But I can’t. Sure, I’m a little mercury-toxic already, but it’ll be swiftly over if I so much as touch that water.
I can’t even say ‘tomorrow’ in Wolphinese, so I point to the sun, then roll my hands, and they do another jump.
I watch them swim out to the harbour mouth. I wonder if they’ve managed to get anywhere beyond this crappy island.
I meander in the direction of the customs house. The tiny government blew the remains of the budget on bulletproof window glass and fenced off the last working petrol pumps—conveniently located next to the customs house, underneath the flyover. Rumours are they even recruited a few ex-Russian wolphins to protect them on the ocean approach. Hush hush, of course: the soldier wolphins were officially all home-bred British. Fucking Nationalists.
There’s a ripe breeze coming off the cars that didn’t make it into the water and I pull my scarf up over my mouth as I stare out to sea. It looks almost beautiful, a grey gleam catching the sunshine through a break in the clouds. But I know what’s in that water.
Still, plenty of fish in the sea, if you don’t mind eating just a little mercury.
The wolphins frolic in the dim sunlight, a bit creaky, but basically survivors—the new roaches of the sea, as their ex-friends, the wolphinistas, took to calling them, just before they started eating them. After they conveniently forgot they had person status.
No one would dare eat them now: they are packed to the gills with mercury. But somehow thriving—like the tiny government is rumoured to be. Everybody used to want to know their secret, when they still cared about living forever.
I pull out a cigarette. Mom and Pops went on and on about it, before they started the big drive, but really, my lungs can’t tell the difference. I lift up my scarf and take a drag and pretend to blow the smoke out through the top of my head, like a wolphin.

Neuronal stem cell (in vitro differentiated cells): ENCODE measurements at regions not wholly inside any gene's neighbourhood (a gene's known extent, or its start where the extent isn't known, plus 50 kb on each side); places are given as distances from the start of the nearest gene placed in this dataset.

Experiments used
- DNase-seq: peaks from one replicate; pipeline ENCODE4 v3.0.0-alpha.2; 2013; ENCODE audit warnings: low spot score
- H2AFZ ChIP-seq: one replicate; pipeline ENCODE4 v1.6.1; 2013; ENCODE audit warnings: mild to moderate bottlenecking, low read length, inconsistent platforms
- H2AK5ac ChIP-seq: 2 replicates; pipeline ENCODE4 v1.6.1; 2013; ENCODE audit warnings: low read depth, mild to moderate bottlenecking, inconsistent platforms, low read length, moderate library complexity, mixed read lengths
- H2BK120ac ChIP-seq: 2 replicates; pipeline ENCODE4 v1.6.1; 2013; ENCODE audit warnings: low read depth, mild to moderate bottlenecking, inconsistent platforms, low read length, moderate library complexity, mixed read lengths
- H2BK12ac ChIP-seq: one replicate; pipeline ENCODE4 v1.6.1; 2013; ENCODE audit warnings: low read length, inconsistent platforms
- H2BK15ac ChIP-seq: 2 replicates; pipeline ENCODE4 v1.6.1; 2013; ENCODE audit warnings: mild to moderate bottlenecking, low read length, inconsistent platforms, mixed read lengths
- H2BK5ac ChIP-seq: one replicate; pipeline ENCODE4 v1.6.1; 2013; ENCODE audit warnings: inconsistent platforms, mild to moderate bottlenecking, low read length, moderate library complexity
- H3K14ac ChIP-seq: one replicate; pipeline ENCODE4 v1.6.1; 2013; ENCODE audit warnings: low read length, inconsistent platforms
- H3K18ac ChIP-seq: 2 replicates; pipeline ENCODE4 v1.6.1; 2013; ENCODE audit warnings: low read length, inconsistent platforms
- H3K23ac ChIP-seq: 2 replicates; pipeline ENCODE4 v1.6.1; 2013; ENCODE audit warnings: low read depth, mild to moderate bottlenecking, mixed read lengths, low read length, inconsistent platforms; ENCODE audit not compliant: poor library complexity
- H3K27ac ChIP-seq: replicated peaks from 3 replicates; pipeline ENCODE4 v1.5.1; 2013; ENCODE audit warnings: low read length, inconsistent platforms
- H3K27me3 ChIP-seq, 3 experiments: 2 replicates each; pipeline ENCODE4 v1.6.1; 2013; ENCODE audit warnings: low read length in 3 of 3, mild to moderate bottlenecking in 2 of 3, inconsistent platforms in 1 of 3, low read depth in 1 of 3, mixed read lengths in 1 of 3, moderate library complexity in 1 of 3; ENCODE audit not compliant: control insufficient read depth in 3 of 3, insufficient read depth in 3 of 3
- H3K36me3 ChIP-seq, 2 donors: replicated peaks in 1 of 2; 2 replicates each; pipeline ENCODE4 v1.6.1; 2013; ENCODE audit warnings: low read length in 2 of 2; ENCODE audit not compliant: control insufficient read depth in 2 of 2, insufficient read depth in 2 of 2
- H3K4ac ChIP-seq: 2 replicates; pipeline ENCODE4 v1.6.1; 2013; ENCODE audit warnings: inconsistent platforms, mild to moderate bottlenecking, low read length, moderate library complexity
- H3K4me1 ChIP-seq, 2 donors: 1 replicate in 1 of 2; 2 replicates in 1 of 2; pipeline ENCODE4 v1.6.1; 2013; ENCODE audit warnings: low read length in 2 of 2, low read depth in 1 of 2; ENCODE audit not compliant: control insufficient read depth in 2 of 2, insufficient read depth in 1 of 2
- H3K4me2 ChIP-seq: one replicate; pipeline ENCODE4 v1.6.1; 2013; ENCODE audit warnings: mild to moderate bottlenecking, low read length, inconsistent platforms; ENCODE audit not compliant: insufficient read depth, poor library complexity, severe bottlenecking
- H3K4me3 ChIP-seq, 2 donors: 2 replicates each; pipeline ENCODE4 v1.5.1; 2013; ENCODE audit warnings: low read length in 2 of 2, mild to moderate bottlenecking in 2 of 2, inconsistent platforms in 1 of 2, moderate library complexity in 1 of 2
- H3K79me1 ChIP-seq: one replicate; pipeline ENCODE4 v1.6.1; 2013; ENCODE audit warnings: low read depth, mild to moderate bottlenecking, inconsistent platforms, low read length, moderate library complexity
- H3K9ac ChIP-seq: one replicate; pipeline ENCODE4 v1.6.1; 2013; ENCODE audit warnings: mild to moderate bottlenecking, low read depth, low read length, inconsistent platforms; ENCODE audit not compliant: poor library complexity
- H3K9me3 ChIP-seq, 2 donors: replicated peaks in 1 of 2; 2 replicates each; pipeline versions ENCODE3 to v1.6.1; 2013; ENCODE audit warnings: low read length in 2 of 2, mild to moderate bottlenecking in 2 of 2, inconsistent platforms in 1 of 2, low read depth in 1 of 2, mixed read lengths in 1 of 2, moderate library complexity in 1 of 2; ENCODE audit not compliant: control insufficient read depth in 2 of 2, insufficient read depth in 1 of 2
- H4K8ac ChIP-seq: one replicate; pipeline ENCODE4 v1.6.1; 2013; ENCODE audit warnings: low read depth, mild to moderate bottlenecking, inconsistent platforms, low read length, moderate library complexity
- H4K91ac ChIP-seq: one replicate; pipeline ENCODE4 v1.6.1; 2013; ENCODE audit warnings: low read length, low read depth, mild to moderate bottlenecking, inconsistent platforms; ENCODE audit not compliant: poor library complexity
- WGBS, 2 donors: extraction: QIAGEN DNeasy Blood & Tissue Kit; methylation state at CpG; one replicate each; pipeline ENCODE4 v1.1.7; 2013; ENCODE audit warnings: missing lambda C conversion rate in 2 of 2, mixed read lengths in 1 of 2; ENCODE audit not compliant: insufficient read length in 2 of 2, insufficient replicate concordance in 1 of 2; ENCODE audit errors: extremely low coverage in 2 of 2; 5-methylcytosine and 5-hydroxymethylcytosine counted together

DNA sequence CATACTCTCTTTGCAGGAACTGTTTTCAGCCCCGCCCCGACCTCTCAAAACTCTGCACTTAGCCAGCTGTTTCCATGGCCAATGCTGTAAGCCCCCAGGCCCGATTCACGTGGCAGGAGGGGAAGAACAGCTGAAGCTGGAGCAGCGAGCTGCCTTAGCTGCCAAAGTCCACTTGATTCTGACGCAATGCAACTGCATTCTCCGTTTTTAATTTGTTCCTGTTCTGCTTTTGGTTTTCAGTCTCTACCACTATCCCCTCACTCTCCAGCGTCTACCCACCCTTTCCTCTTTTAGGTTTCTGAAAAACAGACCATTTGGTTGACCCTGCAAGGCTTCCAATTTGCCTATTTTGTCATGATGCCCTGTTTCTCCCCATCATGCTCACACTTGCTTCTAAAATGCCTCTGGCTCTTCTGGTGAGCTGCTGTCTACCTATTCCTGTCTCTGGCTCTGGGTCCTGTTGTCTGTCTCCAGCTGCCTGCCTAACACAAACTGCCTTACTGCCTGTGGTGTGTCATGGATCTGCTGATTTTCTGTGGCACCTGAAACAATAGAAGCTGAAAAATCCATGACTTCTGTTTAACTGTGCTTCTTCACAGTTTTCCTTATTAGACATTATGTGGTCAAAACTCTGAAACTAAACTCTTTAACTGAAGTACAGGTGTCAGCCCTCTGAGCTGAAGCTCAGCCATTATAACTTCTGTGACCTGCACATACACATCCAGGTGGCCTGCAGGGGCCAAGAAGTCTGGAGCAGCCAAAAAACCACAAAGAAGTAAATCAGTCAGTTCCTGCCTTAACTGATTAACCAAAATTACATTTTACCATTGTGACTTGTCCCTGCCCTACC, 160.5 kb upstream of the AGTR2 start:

The tiny government hasn’t been sighted outside their bunker for some time, except for their petrol people, doling out the rations.
I cough in surprise as a school of wolphins swims right past me—at least forty. They roll over and wiggle their legs. They all have the legs! Except for the leader, who I take to be the first wolphin I met. They clear their blowholes and swim in formation in the direction of the tiny government.
Once, I would have run to tell someone the news . . . now, I just stare. Who is there to tell?
But it’s a bit like old times. I haven’t seen a wolphin parade since before the wolph-fishing. As far as I was concerned, conscripting them was cruel, more soldiers for the useless cause. God knows what they were actually making them do.
The wolphins surface way past the customs house and swim back out to the harbour mouth.
I can’t help wondering what they’re up to. Do they have a plan? Or are they just stupid great fake-fish in the pay of the tiny government?
Still, what would they pay them with? Wolphins don’t need petrol, and even if they could drive, they’re already in the sea.
Whatever. I may as well try and find out. I don’t exactly have anything else to do.